While confined to our homes, in a time of crisis, introspection and nostalgia are an understandable, comforting response. So too is escapism. I combined both by re-reading some of the pulp fantasy classics I encountered as a teenage nerd. But teenage me is not adult me, and I was surprised and dismayed by my reactions.
Conan revolted me with its cheap racism. David Eddings tired me with his empty repetition of stock fantasy motifs. Then I tried Elric, a series that bowled me over with its transgressive antihero the first time I read it. And with Elric, at least, there was enough pleasure to last me to the end of the series.
What I found most surprising about the whole journey is that to the modern, adult eye, Elric doesn’t feel that transgressive. Perhaps he did in the early sixties when he was first written. But after decades of grimdark and cyberpunk and Game of Thrones, it feels tame in comparison. Even his much-vaunted status as an antihero feels in doubt. Despite carrying names like Kinslayer and Prince of Ruins, he acts and thinks like a traditional hero much of the time.
Another surprise is that there’s little out there on the internet by way of fan service. There’s no question that Elric has been a huge influence in the development of the fantasy genre. The Witcher owes a huge and obvious debt to the series. So does every talking sword and mention of chaos as a corrupting, antagonistic force. Yet poor Elric himself seems to have been forgotten. Here’s my ranking of his adventures, with mini-reviews, as my own offering to push the pale warrior back into the spotlight.
#8 Bane of the Black Sword
While only the second of the books written, if its the penultimate in the internal chronology of the series. And if read in that order, by this point, Elric’s incessant self-pity is becoming very tiresome. There’s not very much here to offset it. After a good early adventure in the horrible Forest of Troos, the book falls back on tired old tropes. Elrics sets off a quest. Elric hits some trouble. Elric escapes thanks to a sorcerous MacGuffin. It doesn’t help that a central plot driver in this book is the middle-aged Elric falling in love with and marrying a seventeen-year-old girl. There’s transgressive, and there’s plain creepy.
#7 Revenge of the Rose
Written some years after the rest of the books, this reads like a sore thumb. It’s much slower paced than the others, with more elaborate prose and philosophical digressions. At first, this feels like a welcome change but soon it becomes apparent that this style doesn’t suit a series based on violent adventure. Worse, most of it is rather empty rhetoric bound up to a convoluted and confusing plot. What saves Revenge of the Rose is Moorcock’s prodigious imagination. The Gypsy Nation is a stupendous and horrifying concept. Elric’s long discussion with Arioch at the latter’s terrifying machine is a fascinating glimpse into how Moorcock considered the Gods of his world and religion in the real world.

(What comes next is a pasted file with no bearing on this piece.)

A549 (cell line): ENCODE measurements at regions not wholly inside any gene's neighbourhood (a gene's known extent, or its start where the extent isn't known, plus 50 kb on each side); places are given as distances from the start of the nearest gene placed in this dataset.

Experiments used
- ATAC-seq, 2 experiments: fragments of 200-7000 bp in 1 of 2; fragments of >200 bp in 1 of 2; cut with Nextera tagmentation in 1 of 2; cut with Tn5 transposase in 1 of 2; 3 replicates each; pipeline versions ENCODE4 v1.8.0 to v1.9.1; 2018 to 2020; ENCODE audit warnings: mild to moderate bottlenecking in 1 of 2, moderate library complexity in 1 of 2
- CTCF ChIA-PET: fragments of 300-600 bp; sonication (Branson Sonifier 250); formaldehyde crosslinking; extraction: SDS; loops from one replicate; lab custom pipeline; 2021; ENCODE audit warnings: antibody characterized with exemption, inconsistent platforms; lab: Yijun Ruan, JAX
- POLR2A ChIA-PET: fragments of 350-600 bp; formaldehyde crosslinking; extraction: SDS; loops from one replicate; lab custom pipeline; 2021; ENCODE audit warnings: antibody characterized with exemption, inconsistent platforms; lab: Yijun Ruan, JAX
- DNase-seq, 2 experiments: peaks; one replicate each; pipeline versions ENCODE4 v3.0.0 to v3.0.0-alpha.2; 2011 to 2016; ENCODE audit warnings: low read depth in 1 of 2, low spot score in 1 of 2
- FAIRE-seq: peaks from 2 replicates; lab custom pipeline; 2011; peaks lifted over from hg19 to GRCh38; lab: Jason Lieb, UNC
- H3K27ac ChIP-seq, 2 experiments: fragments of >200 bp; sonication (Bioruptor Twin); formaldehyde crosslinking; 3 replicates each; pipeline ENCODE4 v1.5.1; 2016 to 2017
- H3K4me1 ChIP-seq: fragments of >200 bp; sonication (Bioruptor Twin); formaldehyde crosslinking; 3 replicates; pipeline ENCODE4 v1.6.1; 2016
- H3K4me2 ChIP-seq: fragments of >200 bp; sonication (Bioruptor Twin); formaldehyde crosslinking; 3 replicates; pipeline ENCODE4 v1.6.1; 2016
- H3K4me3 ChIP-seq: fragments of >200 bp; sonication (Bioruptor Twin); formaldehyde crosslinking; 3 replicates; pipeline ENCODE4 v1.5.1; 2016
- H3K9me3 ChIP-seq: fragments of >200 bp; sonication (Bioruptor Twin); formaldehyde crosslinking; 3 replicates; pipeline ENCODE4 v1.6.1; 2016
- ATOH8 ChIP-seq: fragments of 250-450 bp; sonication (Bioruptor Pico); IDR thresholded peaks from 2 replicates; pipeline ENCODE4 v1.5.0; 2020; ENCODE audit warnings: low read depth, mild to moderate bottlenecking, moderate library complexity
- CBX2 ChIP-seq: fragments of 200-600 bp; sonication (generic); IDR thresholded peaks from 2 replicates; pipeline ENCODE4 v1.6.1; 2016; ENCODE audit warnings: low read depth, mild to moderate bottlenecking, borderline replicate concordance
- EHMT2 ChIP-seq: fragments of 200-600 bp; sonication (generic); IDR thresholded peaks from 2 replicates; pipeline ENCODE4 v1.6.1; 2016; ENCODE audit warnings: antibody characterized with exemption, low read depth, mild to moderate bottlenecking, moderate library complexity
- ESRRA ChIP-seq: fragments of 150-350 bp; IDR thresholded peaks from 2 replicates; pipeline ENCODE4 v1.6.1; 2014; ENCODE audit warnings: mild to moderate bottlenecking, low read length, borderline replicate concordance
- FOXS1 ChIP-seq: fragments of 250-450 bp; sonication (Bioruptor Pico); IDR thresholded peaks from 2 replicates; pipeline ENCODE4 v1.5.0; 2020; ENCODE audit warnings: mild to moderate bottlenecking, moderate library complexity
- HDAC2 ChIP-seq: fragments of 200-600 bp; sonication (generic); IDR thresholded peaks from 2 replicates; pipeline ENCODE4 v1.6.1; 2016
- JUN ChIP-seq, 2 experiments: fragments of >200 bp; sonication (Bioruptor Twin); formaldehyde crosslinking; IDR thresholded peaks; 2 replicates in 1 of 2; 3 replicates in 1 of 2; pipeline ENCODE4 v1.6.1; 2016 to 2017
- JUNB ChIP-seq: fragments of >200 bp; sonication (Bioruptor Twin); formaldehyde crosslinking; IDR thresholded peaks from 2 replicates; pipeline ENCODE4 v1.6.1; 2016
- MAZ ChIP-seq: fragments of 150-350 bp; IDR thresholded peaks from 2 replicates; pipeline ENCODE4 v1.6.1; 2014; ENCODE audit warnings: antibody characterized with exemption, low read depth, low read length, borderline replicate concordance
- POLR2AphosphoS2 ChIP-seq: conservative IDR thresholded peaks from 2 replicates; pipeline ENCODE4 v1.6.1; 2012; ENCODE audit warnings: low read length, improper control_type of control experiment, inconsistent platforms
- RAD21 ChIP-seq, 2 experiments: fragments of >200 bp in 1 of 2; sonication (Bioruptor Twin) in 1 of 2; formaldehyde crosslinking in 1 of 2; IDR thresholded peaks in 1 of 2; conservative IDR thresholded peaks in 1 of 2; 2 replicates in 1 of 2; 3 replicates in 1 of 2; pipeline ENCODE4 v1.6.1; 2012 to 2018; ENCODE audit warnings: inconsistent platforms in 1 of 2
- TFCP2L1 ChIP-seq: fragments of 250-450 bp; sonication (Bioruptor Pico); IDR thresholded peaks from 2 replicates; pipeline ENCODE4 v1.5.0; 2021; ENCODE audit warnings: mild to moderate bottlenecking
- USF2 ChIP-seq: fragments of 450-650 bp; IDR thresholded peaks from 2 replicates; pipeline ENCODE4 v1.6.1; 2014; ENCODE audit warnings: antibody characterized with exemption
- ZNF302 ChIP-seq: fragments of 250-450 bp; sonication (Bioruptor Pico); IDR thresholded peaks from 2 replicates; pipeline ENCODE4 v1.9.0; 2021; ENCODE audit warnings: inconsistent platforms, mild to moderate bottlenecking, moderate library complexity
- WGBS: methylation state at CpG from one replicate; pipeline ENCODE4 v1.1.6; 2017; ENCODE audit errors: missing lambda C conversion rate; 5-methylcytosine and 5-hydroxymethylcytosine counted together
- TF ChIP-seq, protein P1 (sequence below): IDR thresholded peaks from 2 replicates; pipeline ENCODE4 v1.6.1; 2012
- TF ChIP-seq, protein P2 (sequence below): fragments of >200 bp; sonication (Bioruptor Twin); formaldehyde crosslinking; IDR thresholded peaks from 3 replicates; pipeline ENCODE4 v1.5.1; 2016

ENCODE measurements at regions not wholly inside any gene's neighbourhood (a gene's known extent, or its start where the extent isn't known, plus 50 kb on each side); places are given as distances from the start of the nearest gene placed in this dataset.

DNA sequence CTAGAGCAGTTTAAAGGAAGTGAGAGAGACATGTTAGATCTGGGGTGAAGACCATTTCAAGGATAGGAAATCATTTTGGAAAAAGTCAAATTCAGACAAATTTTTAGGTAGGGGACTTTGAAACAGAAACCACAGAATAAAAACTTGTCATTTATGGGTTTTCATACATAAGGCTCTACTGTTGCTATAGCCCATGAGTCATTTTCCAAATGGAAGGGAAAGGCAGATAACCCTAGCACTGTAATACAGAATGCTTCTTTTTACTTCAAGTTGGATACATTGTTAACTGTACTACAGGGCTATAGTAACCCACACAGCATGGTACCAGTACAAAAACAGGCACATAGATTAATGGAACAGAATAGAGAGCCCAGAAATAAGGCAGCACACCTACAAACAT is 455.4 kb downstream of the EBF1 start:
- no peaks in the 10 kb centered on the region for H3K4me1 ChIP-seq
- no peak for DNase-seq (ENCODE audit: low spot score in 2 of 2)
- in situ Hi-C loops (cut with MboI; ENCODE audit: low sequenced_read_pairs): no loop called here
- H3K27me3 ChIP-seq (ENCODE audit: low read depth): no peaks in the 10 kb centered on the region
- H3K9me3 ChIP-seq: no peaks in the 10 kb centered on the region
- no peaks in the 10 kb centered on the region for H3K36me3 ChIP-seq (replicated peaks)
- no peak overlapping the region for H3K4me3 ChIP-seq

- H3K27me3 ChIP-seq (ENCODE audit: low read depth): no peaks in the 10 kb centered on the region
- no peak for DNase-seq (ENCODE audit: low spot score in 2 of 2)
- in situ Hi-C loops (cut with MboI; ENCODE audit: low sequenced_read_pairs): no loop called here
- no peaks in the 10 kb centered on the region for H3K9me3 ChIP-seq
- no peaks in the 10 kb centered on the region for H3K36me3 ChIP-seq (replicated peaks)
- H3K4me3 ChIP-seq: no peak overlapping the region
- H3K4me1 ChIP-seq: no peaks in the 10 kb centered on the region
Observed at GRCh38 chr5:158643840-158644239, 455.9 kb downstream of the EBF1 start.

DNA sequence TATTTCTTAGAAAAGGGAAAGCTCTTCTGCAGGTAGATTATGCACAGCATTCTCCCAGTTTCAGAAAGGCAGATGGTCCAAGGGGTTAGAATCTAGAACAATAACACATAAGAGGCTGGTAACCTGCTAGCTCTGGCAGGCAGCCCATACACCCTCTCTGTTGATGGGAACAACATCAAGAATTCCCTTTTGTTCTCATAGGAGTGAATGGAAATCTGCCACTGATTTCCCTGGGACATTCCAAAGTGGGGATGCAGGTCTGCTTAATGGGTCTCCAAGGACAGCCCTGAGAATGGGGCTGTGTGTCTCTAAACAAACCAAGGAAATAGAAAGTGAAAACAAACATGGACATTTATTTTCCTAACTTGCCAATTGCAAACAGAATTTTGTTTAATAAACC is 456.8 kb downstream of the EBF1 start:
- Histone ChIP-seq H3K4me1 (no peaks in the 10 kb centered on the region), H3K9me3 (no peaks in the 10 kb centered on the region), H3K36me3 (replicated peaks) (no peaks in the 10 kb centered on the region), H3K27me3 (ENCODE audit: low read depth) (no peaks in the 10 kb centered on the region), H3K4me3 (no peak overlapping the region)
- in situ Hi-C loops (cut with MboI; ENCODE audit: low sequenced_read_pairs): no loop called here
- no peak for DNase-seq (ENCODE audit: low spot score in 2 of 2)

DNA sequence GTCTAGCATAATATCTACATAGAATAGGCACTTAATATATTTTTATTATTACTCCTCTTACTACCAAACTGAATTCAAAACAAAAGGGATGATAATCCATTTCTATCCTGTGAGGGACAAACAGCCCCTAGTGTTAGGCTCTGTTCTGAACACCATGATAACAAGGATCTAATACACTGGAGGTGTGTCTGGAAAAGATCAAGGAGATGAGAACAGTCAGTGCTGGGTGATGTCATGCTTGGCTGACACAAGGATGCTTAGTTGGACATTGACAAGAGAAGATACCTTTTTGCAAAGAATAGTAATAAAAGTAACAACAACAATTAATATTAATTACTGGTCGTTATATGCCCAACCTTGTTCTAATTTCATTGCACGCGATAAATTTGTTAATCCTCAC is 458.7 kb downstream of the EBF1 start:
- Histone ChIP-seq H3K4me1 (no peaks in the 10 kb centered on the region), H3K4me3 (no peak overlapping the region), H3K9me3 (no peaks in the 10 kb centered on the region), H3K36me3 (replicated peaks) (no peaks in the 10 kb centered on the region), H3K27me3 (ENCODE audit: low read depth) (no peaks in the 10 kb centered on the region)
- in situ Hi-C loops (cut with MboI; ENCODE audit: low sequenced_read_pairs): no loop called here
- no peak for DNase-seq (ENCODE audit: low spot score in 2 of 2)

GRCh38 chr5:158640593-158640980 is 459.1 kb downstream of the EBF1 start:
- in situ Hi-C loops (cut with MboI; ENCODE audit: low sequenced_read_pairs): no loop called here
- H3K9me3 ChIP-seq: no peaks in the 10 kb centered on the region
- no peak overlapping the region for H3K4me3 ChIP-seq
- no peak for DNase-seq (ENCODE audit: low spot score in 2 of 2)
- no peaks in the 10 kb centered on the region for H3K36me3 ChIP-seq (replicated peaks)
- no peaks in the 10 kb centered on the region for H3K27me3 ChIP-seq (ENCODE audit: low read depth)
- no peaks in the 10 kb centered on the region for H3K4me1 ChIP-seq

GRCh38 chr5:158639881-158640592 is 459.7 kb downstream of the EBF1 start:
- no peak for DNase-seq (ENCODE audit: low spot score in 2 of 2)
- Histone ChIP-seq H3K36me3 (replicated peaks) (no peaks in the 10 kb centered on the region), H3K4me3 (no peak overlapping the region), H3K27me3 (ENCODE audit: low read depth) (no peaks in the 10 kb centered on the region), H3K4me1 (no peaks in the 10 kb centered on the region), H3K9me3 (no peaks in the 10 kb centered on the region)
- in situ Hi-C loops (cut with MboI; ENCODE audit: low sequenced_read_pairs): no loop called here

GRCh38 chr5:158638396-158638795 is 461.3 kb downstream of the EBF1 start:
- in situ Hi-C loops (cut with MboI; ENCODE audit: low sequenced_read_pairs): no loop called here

#6 The Fortress of the Pearl
Of all the books in the series, this is the one that’s most like traditional fantasy. It’s a good read, exciting, and full of imaginative concepts. The whole idea of the Dreamthief is fascinating and well realised in Elric’s adventures through the multiple layers of the dream world, each more bizarre than the last. Lord Gho is a great villain whom you learn to really loathe. So why the low ranking? Because it’s not Elric. Books like this are dime a dozen in the fantasy section of any bookstore, just as exciting and readable. Our protagonist has never been more heroic or generic than here, doing good deeds left and right and Stormbringer is relegated to a background presence.
#5 The Weird of the White Wolf
These were the first stories written about Elric, and it shows. What should be the centrepiece of the entire series, and would have been in the hands of a more experienced author, is rushed through in a few dozen pages. The bleakness of this story was extraordinary when it was published, but it’s hard not to look back and think about how much more impactful it could have been if Moorcock had laid more groundwork for his characters before killing them off. The second and third stories are fine fantasy romps, full of energy and imagination, but they don’t coalesce together into a cohesive novel. In particular, the grim tone of the first two is at odds with the relative levity of the third.